The 433 municipalities are divided in to 16 groups, after population and financial regulating framework. The grouping is based on Langørgen, A., R. Aaberge og E.R. Åserud (2001): Grouping of municipalities after population and financial regulation framework 1998. Reports 2001/35, Statistics Norway.
Name: Waste from households
Topic: Nature and the environment
Division for Energy, Environmental and Transport Statistics
Municipality – data for all municipalities, with average figures for municipality-groups, counties and country without Oslo.
Unrevised figures are published 15 March
Revised figures are published 15 June
The numbers are included in Norway's Reporting of Waste statistics to Eurostat and OECD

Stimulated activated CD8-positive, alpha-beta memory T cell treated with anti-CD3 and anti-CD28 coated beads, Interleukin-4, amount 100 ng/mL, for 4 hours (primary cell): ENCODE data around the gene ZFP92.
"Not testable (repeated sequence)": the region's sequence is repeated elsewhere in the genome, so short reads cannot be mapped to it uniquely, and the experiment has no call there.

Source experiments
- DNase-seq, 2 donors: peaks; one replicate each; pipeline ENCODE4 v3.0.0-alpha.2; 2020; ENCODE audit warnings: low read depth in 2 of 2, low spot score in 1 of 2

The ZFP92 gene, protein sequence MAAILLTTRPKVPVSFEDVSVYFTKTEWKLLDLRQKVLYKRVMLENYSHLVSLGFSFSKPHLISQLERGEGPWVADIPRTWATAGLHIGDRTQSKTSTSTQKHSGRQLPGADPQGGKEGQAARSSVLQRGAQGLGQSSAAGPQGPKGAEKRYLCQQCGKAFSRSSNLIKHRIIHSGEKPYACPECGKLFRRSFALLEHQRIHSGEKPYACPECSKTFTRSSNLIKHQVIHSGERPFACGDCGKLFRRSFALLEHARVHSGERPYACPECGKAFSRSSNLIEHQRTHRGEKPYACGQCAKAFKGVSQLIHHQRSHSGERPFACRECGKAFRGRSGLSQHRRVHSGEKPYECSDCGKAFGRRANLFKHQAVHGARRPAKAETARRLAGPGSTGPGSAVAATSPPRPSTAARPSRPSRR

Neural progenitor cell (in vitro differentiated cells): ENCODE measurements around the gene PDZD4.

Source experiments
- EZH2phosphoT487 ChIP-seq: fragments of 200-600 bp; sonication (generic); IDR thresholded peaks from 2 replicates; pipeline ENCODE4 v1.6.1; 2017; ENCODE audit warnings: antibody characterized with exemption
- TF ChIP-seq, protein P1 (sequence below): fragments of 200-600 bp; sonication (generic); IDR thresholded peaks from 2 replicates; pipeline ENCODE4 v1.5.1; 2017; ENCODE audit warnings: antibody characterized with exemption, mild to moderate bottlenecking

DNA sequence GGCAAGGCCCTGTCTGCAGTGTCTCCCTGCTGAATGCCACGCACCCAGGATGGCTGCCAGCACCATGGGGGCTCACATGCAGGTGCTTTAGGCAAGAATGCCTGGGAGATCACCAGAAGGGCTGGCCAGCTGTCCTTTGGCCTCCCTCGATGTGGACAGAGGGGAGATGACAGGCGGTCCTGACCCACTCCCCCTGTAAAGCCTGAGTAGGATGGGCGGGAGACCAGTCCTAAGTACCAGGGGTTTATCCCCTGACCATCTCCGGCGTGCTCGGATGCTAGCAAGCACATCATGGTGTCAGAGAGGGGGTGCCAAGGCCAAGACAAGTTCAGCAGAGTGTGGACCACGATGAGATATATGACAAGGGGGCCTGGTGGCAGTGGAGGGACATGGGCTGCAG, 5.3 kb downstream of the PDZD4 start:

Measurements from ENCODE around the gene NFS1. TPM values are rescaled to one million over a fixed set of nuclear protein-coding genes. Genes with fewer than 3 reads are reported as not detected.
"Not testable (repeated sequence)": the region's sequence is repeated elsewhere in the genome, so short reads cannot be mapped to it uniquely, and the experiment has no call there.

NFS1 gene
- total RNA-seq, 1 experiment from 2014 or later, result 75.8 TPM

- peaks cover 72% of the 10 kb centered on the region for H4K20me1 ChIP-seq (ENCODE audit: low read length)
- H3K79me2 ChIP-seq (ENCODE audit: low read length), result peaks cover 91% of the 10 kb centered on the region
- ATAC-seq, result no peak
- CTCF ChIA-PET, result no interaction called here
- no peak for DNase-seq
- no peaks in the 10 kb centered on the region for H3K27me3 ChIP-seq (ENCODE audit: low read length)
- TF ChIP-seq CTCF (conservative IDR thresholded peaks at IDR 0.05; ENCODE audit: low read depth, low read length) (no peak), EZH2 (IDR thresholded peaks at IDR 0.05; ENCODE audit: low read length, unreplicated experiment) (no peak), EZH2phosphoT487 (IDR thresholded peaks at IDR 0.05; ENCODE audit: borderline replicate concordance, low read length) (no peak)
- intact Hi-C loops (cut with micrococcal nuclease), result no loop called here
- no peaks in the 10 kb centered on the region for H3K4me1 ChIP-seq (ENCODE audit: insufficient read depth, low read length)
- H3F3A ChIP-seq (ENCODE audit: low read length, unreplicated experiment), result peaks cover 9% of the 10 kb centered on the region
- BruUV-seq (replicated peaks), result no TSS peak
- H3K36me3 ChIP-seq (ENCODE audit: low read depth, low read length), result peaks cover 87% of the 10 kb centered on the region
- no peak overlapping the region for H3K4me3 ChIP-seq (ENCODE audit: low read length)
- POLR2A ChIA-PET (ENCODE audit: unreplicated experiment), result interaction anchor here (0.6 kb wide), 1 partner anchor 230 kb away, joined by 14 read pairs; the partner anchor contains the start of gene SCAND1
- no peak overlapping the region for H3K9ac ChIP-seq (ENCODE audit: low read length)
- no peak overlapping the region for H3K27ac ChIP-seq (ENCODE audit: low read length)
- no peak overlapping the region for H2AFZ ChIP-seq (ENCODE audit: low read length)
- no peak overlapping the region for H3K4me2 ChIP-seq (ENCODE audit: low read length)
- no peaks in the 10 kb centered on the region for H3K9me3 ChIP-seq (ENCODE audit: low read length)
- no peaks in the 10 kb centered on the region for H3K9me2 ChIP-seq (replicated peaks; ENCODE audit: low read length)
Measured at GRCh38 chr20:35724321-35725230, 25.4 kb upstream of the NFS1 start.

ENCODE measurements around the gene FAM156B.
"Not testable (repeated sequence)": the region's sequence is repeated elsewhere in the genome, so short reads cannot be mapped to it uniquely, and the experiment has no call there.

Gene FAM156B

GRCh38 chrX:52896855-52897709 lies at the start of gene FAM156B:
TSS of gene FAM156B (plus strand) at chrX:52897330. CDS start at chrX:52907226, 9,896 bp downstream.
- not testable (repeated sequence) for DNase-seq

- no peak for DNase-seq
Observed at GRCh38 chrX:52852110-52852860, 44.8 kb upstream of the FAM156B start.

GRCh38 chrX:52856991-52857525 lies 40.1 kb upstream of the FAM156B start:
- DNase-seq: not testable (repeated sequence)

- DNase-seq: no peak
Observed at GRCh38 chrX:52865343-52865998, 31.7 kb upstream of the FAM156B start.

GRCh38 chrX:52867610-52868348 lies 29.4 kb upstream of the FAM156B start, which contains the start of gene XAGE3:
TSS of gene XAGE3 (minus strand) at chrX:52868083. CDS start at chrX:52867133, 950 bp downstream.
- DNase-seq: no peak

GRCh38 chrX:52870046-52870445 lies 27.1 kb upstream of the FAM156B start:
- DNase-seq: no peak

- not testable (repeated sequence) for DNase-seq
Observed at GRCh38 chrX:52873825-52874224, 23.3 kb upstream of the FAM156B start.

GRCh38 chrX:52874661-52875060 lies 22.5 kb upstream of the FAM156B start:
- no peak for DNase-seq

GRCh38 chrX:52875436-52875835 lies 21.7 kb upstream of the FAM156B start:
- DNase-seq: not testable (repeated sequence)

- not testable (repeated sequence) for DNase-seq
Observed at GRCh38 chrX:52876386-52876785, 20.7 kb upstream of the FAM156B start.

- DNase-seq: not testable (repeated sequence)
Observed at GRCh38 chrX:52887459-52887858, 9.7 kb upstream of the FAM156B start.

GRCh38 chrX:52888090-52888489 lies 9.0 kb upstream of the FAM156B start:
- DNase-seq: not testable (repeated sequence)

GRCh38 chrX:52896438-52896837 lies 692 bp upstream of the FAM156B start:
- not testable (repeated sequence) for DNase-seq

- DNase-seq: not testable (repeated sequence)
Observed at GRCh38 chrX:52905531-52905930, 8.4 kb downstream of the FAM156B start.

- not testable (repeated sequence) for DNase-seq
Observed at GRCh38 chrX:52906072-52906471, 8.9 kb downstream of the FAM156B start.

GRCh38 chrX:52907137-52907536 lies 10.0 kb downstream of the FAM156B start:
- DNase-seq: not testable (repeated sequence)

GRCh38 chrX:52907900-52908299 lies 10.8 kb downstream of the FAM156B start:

The purpose of the statistics is to give an overview of the waste from households. This includes amounts, sorting and treatment of waste.
In 1992, the statistics “Municipal waste” was started. These statistics included waste from service industries. In 2001, waste from service industries was taken out and the statistics was named “Household waste”.
Data for municipalities were published every third year until 2000. Since 2001 all the municipalities are reporting annually on waste management via KOSTRA. The amount of waste by municipality is annually since 2001; data collected partly from KOSTRA and partly by direct input from inter-municipal waste companies.
KOSTRA provides information on municipalities and county municipalities, and is used by inhabitants, media, central and local governments.